By Walt Lender
Lake George Association Executive Director
You are key to protecting Lake George.
How are you key to protecting Lake George’s water quality?
You control a system that every day, with every use, prevents nitrogen, phosphorus and bacterial pollution from getting into the Lake’s Class AA Special water – and only you can ensure the process presents no danger.
Of course, I mean your home’s septic system.
Even with the Lake’s total water volume of 550 billion gallons, a little septic problem here and a little problem there can quickly multiply the danger and possible damage – especially when there is the potential for many small problems around the watershed.
That potential exists because only 35% percent of the homes on Lake George are on municipal sewer systems, according to our “Lake George Watershed Data Atlas” study (which you can download from the LGA website). And how many of those septic systems were installed in the 1950s, 1960s, 1970s? Hundreds ….
Right now, as the summer season comes to an end, you have an increasingly important role in protecting Lake George: It’s time to check on that hard-working septic system to ensure your system is not a little problem that can cause bigger problems in the Lake – now or in the future.
(See below for ways to determine if your septic system is failing.)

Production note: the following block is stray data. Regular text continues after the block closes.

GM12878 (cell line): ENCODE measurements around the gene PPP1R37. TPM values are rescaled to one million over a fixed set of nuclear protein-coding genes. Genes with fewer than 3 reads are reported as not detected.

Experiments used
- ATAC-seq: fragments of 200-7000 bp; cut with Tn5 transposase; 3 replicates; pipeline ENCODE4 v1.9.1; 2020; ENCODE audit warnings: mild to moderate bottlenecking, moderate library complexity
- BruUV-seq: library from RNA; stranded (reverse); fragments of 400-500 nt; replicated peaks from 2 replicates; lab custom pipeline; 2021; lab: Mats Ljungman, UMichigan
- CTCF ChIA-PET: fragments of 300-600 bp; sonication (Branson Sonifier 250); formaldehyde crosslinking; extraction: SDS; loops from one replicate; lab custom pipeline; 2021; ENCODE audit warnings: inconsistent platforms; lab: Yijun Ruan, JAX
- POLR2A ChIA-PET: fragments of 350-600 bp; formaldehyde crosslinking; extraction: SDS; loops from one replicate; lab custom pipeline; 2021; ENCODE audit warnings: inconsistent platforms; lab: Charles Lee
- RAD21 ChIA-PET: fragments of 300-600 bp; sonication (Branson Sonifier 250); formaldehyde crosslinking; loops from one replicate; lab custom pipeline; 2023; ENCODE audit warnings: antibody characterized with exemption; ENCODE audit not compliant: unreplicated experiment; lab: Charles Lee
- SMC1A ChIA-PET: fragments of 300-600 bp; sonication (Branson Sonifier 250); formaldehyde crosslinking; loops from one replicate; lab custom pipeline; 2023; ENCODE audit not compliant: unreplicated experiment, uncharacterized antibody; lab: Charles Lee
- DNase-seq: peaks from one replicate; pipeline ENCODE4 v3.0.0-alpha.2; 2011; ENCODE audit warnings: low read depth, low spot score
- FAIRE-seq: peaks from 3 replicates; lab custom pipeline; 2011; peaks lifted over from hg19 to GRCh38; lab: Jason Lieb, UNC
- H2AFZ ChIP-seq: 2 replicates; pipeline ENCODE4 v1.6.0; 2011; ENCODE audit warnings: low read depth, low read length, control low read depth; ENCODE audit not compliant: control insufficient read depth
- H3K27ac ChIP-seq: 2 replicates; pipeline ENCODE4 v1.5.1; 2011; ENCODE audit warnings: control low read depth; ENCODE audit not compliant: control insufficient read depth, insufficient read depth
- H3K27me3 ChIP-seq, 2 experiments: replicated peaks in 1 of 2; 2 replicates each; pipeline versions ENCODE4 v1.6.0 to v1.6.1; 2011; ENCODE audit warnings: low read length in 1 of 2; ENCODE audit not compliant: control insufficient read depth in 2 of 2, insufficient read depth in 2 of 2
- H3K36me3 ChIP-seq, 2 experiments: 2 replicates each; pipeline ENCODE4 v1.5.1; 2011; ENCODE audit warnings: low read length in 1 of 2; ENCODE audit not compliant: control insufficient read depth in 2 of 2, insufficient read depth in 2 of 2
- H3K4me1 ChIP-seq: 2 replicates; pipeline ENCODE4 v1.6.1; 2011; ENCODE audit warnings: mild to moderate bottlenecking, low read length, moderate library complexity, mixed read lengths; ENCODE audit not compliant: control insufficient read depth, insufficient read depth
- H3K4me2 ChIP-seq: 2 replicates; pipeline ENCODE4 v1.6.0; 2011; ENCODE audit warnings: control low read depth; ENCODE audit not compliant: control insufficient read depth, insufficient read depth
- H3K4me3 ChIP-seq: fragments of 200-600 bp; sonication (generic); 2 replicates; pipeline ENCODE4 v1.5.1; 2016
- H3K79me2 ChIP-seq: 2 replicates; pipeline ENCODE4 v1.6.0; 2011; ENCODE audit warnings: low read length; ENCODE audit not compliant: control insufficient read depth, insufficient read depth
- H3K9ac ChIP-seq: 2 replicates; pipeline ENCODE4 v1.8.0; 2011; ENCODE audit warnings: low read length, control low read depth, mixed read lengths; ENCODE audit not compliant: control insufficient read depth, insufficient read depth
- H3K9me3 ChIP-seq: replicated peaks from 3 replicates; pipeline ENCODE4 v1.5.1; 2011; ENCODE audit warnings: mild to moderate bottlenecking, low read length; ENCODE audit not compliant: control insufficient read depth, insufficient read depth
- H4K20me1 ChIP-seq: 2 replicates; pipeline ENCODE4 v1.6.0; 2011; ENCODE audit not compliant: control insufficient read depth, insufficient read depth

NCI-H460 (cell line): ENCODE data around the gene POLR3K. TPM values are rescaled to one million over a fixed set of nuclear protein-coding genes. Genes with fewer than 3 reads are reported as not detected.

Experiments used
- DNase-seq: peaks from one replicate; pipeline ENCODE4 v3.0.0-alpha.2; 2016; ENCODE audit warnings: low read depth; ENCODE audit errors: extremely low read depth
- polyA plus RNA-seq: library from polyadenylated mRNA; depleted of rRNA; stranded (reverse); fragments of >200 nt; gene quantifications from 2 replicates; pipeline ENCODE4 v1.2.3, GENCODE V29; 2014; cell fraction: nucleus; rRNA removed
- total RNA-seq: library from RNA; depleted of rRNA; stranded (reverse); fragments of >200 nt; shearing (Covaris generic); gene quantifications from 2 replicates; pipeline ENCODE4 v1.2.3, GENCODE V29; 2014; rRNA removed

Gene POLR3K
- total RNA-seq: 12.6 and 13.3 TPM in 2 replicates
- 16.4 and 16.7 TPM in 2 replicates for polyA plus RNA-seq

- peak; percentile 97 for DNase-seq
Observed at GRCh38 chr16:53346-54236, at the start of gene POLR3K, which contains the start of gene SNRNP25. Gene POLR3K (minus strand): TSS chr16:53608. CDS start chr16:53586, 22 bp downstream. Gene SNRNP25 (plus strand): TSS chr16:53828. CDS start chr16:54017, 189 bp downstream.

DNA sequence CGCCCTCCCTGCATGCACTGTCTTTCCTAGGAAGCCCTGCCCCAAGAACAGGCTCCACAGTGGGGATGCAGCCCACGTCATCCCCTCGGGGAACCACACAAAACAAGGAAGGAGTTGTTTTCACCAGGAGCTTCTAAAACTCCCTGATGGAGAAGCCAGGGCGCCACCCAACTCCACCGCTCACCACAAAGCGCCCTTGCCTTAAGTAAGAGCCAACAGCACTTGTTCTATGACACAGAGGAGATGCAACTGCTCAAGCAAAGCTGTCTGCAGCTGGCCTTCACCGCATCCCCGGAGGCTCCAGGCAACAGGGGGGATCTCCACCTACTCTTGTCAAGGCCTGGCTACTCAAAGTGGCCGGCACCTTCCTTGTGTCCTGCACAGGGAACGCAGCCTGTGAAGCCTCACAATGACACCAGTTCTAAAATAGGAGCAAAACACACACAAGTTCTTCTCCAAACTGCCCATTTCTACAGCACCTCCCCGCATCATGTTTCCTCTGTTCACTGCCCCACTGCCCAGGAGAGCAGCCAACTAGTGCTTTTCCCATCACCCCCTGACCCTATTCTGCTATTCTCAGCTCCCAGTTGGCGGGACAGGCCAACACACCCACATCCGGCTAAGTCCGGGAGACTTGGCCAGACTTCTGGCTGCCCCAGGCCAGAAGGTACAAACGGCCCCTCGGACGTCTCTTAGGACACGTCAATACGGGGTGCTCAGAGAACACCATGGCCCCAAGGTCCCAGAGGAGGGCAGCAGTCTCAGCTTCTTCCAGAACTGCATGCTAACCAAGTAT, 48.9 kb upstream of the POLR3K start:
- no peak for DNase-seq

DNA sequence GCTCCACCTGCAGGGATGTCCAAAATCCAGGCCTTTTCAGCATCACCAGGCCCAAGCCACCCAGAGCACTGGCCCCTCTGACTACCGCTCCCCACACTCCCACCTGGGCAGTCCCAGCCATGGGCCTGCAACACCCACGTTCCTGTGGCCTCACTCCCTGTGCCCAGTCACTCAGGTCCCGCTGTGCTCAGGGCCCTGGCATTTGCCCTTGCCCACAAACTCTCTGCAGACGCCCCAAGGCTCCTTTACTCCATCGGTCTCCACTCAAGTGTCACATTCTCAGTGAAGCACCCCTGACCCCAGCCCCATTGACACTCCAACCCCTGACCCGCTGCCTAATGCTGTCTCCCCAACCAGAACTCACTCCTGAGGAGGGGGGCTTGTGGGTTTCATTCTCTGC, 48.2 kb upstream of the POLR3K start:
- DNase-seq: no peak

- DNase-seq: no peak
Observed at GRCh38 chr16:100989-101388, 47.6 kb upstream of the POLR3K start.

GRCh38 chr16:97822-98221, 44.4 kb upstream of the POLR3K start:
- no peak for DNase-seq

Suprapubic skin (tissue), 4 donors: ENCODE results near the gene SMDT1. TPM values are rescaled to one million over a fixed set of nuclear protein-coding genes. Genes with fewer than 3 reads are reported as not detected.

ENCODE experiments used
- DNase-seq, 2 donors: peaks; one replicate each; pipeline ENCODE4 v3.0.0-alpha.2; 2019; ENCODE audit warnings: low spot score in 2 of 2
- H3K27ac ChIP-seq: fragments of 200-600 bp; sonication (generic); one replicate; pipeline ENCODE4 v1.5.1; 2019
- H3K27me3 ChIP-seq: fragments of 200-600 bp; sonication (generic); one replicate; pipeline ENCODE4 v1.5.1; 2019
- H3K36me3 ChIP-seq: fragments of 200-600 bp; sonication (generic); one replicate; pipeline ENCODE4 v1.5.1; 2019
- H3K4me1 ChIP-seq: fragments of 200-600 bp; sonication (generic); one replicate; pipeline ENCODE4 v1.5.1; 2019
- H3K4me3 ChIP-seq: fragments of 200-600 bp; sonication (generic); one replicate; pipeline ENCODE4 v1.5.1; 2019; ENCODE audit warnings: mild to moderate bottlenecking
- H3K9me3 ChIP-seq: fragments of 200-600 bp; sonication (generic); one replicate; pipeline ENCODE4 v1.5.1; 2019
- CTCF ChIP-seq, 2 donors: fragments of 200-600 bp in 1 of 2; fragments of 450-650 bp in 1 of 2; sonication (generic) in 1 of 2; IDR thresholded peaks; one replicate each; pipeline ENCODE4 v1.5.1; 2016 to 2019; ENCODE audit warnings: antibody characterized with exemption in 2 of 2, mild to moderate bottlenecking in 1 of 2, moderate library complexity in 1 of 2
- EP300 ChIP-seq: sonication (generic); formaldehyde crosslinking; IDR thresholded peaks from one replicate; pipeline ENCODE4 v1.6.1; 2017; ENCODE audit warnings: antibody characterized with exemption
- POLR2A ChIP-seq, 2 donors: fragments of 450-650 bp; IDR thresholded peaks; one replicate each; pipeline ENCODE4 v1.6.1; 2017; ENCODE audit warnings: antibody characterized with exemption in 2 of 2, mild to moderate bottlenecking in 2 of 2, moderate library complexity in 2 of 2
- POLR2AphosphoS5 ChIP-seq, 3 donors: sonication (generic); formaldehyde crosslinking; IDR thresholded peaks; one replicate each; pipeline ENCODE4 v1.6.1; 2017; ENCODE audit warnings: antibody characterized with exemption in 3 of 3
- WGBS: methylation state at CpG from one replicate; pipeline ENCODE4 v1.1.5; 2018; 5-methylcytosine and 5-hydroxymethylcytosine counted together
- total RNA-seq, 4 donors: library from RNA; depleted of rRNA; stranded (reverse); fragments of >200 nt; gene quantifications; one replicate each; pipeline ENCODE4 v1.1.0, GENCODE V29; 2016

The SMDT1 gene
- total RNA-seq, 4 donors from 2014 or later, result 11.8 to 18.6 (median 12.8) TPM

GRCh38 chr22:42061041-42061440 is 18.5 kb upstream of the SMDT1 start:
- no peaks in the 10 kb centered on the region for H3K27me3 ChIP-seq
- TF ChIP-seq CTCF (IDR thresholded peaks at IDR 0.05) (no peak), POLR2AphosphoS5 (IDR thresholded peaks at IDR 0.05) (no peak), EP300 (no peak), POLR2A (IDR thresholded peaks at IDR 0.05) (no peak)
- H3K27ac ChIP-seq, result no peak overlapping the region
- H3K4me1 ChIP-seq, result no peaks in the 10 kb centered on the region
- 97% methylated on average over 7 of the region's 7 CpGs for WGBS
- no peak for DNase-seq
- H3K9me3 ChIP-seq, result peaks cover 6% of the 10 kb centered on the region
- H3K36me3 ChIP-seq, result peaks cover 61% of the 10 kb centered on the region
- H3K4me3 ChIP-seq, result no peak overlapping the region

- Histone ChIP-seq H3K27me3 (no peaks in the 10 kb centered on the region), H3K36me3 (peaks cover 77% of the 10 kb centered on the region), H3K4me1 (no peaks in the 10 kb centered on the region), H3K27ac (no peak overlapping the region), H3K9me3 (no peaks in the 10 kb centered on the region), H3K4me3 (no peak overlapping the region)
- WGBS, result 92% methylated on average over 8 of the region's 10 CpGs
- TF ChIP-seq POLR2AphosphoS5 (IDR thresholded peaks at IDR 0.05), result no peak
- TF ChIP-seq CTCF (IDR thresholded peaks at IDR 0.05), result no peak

“I don’t want to know,” some people say about septic issues. “It is so expensive to inspect or repair.”
Let’s look at it another way: How much more expensive will it be to inspect or fix five years from now? Or when the entire system collapses and causes an immediate environmental danger or damage to the Lake?
I beg you. Please. Schedule an inspection of your septic system this fall, to ensure it is in good working order and not causing a problem for the Lake. If you can’t remember the last time it was pumped out, please schedule that, too.
Failing septic systems can have significant impact on water quality in the near-shore areas, and the problems it cause can spread if not fixed.
If your system is not working properly, it can add phosphorus, bacteria and/or nitrogen into the groundwater, which will eventually make it into the Lake; and groundwater makes up 18 percent of the water feeding your Lake.
We don’t have control over the warmer air temperatures, or the corresponding increased water temperatures that have been reported over the last two decades.
But we do have control over the septic systems, which have allowed us all to live, work and recreate on Lake George for generations. It is the reason we are able to spend quality time with family and friends here at the Lake.
Your Lake George Association want to ensure that future generations can also enjoy the Lake.
As I said, you and your actions can ensure long-term protection for Lake George.
Or, your actions can cause damage to the Lake. Maybe permanently.
We hope you choose the former.
Walt Lender is the Executive Director of the Lake George Association, whose members support water quality protection, scientific monitoring, education and lake friendly living programs that benefit the watershed from Lake George Village to Ticonderoga.
Know the signs of a failed system:
- Pooling water or muddy soil around the tank or drainfield or in your basement.
- Bad smell coming from area of tank.
- Toilet or sink backs up when you flush or do laundry.
- Bright green grass over the drainfield.
If you notice any of these signs – call a professional to have your system looked at right away.